Tom Edwards was a lumper who killed by police on Victoria Quay on 4 May 1919. His killer was never identified, let alone charged.
May of that year  will long be remembered, by the occurrence of the most serious labour trouble in the history of the town. Following the strike of waterside workers in 1917, a number of volunteers, who were non-unionists, were employed on the wharf. Their presence created a deal of friction that culminated in a demonstration by unionists to bring pressure on the Government for the removal of the free labourers. That was followed by an interference with the free labourers at their work. On Sunday, May 4, the police were strengthened to uphold the law and they met with violent opposition. On their arrival the excitement grew to fever heat; stones were thrown and the ugly tones of angry men and women were raised against the police. The Riot Act was read by Magistrate Dowley and the clashes between the police and the mob were frequent, many of both sides being injured. One lumper, Tom Edwards, was killed. Hitchcock: 83.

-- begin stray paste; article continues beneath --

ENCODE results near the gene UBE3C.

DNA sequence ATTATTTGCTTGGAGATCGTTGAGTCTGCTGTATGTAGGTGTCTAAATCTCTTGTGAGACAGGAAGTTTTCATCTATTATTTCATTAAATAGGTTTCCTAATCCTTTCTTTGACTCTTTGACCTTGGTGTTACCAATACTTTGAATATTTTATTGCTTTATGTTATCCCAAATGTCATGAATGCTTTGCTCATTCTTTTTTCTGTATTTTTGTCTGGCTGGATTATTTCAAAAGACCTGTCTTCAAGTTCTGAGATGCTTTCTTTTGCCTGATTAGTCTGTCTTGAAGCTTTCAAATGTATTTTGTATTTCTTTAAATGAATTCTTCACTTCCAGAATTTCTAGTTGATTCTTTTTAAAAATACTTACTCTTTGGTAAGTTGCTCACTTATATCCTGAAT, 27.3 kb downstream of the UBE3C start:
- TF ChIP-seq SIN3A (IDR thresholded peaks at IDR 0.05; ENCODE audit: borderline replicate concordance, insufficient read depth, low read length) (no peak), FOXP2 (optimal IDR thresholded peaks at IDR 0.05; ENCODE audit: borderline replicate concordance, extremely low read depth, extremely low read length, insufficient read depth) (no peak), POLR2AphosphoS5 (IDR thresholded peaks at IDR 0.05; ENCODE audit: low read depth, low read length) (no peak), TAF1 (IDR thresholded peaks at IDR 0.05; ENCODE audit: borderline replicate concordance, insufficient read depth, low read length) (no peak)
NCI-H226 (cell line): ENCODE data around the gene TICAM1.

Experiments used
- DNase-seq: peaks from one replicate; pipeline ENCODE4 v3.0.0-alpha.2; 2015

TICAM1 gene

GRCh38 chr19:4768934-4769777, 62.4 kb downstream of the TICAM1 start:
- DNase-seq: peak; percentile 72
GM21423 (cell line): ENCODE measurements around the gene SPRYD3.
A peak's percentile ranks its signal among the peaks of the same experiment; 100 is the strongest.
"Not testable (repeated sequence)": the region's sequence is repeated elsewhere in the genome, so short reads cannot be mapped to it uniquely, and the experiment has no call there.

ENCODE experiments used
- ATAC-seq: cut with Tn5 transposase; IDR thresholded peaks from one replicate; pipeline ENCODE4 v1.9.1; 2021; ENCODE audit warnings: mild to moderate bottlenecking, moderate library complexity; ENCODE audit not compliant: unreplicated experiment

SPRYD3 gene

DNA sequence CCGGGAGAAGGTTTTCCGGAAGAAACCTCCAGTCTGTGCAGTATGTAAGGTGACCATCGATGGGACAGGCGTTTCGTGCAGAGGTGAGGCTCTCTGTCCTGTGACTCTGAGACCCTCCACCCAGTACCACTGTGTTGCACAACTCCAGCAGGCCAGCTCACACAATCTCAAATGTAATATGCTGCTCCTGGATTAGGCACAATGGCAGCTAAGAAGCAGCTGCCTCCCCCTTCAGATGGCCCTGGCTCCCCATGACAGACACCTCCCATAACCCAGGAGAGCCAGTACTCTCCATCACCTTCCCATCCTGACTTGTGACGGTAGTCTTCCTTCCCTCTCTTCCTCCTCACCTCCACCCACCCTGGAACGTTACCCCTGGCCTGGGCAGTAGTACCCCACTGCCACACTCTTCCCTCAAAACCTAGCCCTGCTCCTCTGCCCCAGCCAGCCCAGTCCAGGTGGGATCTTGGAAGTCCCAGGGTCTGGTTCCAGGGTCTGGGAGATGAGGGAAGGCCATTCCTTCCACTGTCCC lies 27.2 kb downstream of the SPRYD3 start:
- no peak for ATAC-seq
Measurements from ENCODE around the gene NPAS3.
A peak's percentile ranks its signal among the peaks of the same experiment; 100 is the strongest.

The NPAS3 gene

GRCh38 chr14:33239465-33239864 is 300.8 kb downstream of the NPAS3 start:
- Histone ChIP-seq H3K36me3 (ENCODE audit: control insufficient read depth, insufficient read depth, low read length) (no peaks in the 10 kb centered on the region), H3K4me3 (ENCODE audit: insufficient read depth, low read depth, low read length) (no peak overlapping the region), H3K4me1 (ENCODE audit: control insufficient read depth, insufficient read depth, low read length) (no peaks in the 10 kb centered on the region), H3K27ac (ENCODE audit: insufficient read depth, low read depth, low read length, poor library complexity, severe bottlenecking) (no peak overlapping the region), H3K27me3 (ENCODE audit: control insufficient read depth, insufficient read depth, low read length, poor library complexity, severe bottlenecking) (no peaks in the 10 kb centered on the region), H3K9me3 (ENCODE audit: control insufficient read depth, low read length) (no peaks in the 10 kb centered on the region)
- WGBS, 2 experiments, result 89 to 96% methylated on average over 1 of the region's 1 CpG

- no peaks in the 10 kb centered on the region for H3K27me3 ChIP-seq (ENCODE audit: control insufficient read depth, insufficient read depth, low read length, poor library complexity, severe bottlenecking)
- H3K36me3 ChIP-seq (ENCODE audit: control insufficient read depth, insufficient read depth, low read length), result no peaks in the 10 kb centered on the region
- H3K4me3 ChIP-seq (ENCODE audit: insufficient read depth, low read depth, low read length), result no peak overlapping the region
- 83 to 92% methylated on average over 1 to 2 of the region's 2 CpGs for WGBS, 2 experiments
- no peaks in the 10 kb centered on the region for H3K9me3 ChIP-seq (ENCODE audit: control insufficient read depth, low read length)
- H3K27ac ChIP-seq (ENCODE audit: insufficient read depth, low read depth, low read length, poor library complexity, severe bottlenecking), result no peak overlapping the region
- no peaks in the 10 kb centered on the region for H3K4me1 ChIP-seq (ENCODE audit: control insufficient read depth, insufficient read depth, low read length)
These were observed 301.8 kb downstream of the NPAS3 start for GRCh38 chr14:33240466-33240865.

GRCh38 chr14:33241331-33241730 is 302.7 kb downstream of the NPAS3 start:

A fountain was sculpted by Pietro Porcelli and erected as a memorial to 'working class martyr' Tom Edwards. It stood outside Trades Hall in Collie St until that was sold, and was moved to its present position in St John's Square in the early 1980s.
Hutchison, David 2006, Fremantle Walks, Fremantle Arts Centre Press: 56-58.
Hutchison, David 2012, '"Bloody Sunday" revisited', in Paul Arthur Longley & Geoffrey Bolton, Voices from the West End: Stories, People and Events that Shaped Fremantle, WA Museum: 210-249.
Williams, Justina 1976, 'Storm on the waterfront', The First Furrow, Lone Hand Press, Willagee: 71-77.
Fremantle Workers Club page about Tom Edwards including original newspaper clippings.
Photo of Don Whittington showing cemetery tourists Edwards' grave.
Photo of and text about the memorial fountain.
Garry Gillard | New: 15 June, 2015 | Now: 10 July, 2017